top of page

"UNTITLED" by Lois L. K. Chan


The preamble.


I don’t call my mother’s father ’grandpa’. In English or Cantonese, it is a title that refuses to stay in the back of my mind, one accompanied by a feeling of wrongness. My mother’s father died when she was four. She recalls him in pieces, in glowing recollections. One of these was his fish tank situated on a creaky cabinet, flush with tropical colour. He collected exotic creatures from around the world, as he did with stamps. He hoarded an abundance of stamps, each inked and weathered with history, that I now keep tucked in a box in my closet. My favourites stuck on the pages of a square notebook with their countries inscribed below. Like him, I prefer to collect—memories of a grandfather I never knew.


My maternal grandmother moved to Canada five years ago. She lived with my uncle, her oldest son. In Kaufu’s small apartment, my grandmother’s presence was nearly inconsequential. Upon one of the first visits to the new home, with its minute alterations, I sat on her bed, irked by the scratchy polyester topside. When she urged me to nap to relieve my headache, the discomfort was reason enough not to.

Instead, there were the pictures on the windowsill to examine. Curiosity can keep any person awake, alive and ignorant of pain. I wondered which way Paopao faced as she slept—whether it was towards the grainy pictures, or up at the blank ceiling, away from the watching eyes. Which ones did she pick up the most? Which ones did she leave to dust? There were smiling snapshots of unknown relatives or lost friends; I couldn’t tell the difference.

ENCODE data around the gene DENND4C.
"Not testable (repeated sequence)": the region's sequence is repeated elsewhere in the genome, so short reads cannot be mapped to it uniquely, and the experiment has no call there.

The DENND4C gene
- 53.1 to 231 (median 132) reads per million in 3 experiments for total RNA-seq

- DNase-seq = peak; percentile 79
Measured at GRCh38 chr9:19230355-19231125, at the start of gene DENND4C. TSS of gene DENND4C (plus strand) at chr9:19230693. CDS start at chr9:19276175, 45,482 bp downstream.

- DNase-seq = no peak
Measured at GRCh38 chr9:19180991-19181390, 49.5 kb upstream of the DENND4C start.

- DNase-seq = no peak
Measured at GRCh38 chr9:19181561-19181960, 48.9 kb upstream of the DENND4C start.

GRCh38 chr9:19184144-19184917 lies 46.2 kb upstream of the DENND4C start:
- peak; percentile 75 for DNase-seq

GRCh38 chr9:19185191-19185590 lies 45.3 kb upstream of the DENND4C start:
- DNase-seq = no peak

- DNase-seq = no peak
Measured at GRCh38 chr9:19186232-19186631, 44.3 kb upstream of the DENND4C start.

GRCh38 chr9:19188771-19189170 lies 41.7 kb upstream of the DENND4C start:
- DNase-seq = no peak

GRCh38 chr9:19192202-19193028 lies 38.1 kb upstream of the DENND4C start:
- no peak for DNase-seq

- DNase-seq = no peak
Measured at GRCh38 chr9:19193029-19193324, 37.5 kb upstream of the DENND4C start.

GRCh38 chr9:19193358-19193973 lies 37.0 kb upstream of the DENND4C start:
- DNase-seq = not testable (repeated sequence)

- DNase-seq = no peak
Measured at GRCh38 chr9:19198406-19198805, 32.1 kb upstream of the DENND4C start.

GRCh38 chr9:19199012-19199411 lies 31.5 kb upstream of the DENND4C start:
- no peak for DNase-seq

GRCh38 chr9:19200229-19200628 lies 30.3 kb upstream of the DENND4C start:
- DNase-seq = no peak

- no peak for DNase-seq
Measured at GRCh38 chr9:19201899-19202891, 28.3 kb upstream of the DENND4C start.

And there was a wedding photo—mute, devoid of colour and modern gloss. Up until five years ago, I had never seen the face of my mother’s father.

INT. RED CHAIRED DINING ROOM - THE OLD HOUSE - FAMILY GATHERING Paopao’s arrival changed things. I started to think, as I usually am in the habit of doing, and he itched at the back of my mind.

I grew up with my paternal grandparents always in tow, cracking open my bedroom door to give me soup, checking if I was warm enough at any given moment, and urging me to sleep earlier with a routine jo-tao, goodnight. My Mamaa, whose hand I love to hold, and my

Yeye, whose shoulder I love to lean upon, formed the crux of many childhood memories. Their influence in my life meant I was raised on affection, crowded with family. Along with their love, they gifted me with cousins, aunts, uncles, and those in between, with a title for each relative in the round vowels of Cantonese.